Great Digital Catch Up to ‘level up’ backed by public and MPs

17 Sep 2020


A post-COVID-19 Great Digital Catch Up - to support 4.5 million people to cross the digital divide - is presented as a solution to fix the UK’s digital divide in a new report from Good Things Foundation.

A Blueprint for a 100% Digitally Included UK calls on the Government to level up opportunity by investing £130m over 4 years, alongside businesses. This is equivalent to 2% of the superfast broadband infrastructure budget. It will help the economy grow, address inequalities and transform our digital landscape.

Good Things Foundation argues that investing in superfast broadband without investing in digital inclusion will deepen the digital divide.

The plan has already attracted significant public backing. New public polling by Ipsos MORI on behalf of Good Things Foundation shows that 75% of people polled agree that every community in the UK needs a place where people can visit to get help with their internet skills.1

The new public polling data comes as 32 MPs throw their weight behind the Great Digital Catch Up by calling for an urgent debate in Parliament.

The cross-party group of MPs, led by former cabinet minister Esther McVey MP, and including chairs of the Education, DCMS and BEIS committees, say that "COVID-19 has made digital inclusion more important than ever before".

The Prime Minister has pledged a world class gigabit-capable broadband for every home and business across the UK by 2025. Yet 9 million people still can’t use the internet independently (source: Lloyds Bank UK 2020)2 and are being left behind with devastating consequences.

COVID-19 has made digital inclusion more important than ever before, and has changed how we live, work, trade, and consume. Basic digital skills are as important as English and Maths. At least 82 per cent of jobs require digital skills, making digital inclusion more important today than ever before (source: Dept. for Culture, Media and Sport 2019).3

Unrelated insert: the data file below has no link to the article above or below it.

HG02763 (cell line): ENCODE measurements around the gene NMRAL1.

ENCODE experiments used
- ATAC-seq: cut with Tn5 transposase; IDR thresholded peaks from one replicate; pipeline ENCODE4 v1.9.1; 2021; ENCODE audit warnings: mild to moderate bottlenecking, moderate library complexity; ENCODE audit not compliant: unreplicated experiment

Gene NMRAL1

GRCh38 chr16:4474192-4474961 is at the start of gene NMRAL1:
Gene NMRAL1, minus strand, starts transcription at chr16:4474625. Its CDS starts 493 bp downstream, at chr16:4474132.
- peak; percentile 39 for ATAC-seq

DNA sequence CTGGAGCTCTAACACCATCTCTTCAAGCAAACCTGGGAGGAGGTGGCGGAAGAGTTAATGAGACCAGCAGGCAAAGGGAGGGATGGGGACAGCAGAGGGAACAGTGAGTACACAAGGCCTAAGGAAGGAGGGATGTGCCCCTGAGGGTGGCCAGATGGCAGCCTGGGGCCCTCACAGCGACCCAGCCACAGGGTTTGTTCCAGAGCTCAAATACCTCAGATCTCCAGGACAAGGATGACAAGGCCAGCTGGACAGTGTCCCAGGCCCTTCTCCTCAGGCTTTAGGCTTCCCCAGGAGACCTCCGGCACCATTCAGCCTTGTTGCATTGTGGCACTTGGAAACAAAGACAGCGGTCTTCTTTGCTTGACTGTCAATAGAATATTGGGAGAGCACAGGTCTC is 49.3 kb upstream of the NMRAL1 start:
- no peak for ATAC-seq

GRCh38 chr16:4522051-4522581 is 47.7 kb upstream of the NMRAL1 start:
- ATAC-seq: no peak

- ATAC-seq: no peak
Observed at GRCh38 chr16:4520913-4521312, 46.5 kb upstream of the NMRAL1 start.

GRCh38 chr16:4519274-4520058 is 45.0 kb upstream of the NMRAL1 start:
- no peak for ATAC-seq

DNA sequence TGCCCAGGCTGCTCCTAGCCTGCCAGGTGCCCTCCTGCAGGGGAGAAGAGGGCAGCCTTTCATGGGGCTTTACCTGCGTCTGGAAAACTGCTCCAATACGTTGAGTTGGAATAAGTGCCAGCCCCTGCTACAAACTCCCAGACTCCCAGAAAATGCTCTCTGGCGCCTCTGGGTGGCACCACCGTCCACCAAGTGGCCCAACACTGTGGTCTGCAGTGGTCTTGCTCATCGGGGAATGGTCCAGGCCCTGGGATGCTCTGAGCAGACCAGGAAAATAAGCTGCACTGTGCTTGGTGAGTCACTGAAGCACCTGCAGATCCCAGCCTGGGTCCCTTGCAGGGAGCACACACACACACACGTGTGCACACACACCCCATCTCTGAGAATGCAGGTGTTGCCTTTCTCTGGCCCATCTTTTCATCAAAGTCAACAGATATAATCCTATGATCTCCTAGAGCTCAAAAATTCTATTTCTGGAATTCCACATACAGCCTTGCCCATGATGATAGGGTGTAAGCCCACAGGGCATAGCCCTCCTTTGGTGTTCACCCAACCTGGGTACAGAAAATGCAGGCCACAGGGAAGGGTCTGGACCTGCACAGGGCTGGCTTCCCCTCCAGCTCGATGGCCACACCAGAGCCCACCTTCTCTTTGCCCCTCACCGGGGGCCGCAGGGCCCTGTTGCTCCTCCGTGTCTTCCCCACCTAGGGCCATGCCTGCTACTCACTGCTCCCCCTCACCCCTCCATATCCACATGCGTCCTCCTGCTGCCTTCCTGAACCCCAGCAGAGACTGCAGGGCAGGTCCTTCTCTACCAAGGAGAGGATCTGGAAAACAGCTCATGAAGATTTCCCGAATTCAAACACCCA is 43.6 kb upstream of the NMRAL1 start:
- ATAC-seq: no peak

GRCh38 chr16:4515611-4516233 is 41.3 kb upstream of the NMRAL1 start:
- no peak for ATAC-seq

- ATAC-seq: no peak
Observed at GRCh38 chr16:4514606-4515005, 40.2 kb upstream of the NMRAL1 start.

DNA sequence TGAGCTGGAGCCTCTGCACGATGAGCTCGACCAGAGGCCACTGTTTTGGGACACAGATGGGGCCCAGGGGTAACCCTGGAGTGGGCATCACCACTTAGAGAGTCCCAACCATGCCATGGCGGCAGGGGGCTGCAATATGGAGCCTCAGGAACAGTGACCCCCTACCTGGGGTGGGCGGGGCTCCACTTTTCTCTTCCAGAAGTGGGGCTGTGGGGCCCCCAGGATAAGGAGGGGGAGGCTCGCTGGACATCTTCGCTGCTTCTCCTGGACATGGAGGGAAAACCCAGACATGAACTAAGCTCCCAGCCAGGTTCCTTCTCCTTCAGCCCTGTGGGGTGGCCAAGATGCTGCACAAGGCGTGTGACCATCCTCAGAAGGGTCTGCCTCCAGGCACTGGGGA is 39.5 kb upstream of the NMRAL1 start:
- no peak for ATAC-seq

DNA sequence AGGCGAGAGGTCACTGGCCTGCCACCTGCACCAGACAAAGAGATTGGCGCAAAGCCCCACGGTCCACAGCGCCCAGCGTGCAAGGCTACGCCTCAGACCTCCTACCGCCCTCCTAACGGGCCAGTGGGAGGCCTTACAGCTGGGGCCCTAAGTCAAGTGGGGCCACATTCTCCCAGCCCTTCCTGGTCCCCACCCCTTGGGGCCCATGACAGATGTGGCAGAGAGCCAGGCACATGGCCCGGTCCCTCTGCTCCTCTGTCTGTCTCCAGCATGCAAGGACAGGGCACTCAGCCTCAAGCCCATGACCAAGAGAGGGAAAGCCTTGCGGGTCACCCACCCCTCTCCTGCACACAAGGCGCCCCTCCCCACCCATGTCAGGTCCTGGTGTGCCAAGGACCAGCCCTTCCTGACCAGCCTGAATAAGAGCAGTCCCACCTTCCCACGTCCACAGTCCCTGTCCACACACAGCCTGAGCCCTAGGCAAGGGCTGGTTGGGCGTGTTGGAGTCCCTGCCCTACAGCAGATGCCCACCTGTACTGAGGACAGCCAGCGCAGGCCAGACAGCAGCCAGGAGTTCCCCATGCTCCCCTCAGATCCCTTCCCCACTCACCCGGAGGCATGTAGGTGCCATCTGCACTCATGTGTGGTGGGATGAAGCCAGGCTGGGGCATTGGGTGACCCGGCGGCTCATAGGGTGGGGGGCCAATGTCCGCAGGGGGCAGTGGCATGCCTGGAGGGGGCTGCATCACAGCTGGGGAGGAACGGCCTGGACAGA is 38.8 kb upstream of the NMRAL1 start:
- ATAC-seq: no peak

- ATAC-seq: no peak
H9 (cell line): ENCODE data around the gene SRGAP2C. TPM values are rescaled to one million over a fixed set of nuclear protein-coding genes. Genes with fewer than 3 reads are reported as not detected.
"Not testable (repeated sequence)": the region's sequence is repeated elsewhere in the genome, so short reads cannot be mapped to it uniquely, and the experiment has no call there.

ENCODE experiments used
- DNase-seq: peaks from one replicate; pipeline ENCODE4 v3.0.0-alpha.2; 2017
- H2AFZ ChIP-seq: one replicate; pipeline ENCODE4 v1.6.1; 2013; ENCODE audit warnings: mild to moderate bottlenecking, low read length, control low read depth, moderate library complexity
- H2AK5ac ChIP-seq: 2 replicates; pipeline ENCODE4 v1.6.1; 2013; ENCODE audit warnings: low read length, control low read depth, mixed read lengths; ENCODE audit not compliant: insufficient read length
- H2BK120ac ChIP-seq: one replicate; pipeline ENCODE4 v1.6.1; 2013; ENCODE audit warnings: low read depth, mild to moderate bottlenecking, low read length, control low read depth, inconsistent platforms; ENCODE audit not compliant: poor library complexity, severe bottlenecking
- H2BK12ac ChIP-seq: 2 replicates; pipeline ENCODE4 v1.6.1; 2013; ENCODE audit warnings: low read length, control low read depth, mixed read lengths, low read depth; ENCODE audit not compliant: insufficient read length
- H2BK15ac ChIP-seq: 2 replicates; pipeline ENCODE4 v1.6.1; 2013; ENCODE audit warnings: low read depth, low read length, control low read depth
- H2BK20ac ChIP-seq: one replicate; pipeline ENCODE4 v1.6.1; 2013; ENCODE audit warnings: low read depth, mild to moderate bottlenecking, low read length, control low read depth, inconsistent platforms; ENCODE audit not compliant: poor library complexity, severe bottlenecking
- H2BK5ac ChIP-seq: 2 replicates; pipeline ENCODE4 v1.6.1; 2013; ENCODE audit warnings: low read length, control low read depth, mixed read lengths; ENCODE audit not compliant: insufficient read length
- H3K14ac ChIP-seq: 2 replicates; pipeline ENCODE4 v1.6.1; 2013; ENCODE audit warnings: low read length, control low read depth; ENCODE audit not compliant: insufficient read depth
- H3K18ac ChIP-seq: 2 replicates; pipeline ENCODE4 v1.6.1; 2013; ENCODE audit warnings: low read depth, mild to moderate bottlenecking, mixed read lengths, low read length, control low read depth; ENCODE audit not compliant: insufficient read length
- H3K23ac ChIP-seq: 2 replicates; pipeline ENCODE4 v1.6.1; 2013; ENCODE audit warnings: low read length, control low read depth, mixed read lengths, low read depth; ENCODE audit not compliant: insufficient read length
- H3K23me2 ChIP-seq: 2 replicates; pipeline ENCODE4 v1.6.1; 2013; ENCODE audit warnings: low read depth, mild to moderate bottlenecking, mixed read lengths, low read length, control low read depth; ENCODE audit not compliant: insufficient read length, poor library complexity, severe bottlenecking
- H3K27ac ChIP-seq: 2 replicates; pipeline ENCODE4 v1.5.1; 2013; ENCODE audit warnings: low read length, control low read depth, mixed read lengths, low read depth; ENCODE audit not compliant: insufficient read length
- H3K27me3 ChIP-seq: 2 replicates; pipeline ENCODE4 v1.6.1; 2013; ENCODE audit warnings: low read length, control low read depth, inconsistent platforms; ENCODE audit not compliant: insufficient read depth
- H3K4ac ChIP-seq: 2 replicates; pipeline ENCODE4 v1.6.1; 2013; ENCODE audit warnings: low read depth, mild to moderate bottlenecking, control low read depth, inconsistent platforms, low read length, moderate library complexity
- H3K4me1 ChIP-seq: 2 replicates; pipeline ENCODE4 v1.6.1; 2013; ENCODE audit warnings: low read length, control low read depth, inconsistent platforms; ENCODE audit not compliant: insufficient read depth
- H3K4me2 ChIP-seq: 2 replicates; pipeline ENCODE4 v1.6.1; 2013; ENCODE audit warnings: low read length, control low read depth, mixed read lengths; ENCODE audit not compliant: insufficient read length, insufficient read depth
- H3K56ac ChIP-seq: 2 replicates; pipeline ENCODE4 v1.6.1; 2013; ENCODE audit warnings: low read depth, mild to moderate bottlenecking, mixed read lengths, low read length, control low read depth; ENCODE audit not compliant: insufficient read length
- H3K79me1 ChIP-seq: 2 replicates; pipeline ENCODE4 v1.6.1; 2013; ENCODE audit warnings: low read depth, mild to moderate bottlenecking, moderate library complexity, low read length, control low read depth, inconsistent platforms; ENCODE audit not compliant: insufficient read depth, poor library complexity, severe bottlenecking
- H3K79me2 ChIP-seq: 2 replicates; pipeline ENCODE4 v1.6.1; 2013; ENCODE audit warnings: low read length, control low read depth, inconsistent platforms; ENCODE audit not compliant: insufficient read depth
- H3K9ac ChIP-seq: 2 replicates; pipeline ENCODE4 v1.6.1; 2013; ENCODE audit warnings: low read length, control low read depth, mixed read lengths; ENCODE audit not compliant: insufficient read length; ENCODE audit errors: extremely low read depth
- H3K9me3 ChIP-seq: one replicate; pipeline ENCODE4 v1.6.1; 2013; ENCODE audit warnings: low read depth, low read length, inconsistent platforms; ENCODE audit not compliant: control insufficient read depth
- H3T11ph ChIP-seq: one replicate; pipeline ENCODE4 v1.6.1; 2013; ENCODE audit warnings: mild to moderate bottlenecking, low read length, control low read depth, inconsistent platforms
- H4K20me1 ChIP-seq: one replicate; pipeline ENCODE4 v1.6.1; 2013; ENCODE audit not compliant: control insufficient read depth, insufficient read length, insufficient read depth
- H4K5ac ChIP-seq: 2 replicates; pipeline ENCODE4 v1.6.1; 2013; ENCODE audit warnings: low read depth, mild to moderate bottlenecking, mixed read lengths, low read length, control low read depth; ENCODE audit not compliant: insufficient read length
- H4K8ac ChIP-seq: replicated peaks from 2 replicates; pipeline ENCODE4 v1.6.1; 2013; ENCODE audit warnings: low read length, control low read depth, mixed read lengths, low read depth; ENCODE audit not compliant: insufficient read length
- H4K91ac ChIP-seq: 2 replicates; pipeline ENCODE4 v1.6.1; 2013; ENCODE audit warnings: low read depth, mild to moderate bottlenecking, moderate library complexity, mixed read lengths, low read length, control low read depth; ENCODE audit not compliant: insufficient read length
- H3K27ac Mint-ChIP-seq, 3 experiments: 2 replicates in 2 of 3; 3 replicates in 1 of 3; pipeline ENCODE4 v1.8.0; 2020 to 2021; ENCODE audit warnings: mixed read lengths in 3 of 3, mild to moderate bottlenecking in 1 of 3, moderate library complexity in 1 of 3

In the Blueprint, as well as a Great Digital Catch Up to support 4.5 million people to cross the digital divide, Good Things Foundation calls for:

  • A Data Poverty Lab to co-design solutions to data poverty, from social prescribing to piloting a ‘Gigabit-Giveabit’ scheme to channel public generosity through the donation of unused data.
  • A new Digital Strategy for everyone, which hardwires digital inclusion into financial, health and government public services, so no-one is left behind.

Of those polled by Ipsos MORI, 61% agree that internet access by fixed line or mobile should be recognised as an essential utility, like electricity; and 47% would donate unused data to low income families.

Good Things Foundation is a social change charity set up to help people to improve their lives through digital so they can be happier, healthier and better off. Good Things works with community partners across the UK.

Since the start of the pandemic, we have seen a huge surge in demand for support with digital access, affordability advice and a range of essential life skills.